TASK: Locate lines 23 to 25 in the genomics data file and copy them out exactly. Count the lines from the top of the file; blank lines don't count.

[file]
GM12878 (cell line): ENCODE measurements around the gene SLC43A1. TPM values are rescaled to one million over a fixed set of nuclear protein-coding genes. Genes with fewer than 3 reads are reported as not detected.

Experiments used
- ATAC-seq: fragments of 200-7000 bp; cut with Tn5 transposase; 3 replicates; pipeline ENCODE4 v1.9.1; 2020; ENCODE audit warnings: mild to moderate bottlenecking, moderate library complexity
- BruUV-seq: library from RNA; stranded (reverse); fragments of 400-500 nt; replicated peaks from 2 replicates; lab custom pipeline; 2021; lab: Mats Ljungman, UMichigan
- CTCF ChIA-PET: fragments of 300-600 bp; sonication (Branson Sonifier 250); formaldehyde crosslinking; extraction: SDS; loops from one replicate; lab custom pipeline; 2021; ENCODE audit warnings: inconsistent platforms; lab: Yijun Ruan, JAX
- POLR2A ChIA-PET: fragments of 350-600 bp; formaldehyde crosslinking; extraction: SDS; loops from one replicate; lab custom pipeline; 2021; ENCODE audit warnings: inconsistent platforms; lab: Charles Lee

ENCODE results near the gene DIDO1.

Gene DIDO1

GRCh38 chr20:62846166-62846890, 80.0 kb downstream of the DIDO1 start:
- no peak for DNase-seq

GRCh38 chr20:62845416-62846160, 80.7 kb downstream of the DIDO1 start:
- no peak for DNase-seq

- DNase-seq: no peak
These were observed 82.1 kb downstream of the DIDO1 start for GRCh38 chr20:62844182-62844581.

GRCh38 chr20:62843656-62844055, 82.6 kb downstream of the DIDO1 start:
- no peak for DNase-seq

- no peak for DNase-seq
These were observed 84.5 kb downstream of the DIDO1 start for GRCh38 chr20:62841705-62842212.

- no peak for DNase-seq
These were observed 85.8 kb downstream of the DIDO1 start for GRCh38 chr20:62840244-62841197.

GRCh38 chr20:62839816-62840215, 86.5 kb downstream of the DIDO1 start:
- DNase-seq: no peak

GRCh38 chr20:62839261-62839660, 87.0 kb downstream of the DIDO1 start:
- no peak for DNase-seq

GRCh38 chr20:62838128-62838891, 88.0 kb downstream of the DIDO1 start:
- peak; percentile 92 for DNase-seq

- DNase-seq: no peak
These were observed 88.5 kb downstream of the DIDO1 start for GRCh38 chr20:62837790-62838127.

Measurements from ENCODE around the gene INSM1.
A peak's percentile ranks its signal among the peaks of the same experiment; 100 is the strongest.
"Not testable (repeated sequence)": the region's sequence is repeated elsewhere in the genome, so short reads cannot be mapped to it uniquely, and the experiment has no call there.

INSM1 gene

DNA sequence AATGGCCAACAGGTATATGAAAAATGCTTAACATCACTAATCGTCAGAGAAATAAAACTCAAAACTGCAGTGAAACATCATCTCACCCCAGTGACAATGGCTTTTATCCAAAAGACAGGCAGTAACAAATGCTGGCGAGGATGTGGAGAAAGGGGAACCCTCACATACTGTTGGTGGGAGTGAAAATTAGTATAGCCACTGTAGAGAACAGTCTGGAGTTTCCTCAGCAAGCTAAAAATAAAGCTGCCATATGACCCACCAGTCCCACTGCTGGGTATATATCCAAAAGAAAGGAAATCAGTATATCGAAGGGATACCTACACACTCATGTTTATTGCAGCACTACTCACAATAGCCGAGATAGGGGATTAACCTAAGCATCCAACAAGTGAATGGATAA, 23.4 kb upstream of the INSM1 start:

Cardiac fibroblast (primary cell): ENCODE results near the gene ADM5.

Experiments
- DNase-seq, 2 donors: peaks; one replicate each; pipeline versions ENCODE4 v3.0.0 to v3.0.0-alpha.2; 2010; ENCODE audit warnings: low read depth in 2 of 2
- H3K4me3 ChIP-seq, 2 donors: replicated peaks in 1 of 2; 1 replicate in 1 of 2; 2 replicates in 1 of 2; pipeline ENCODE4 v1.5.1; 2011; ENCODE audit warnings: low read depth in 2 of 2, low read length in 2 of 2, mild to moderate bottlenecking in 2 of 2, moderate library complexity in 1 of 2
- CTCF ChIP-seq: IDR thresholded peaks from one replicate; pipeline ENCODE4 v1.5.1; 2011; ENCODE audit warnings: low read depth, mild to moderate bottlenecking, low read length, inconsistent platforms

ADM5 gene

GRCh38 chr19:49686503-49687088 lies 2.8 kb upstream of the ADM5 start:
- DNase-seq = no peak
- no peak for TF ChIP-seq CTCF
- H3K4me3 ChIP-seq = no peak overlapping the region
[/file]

GRCh38 chr20:62839261-62839660, 87.0 kb downstream of the DIDO1 start:
- no peak for DNase-seq

GRCh38 chr20:62838128-62838891, 88.0 kb downstream of the DIDO1 start: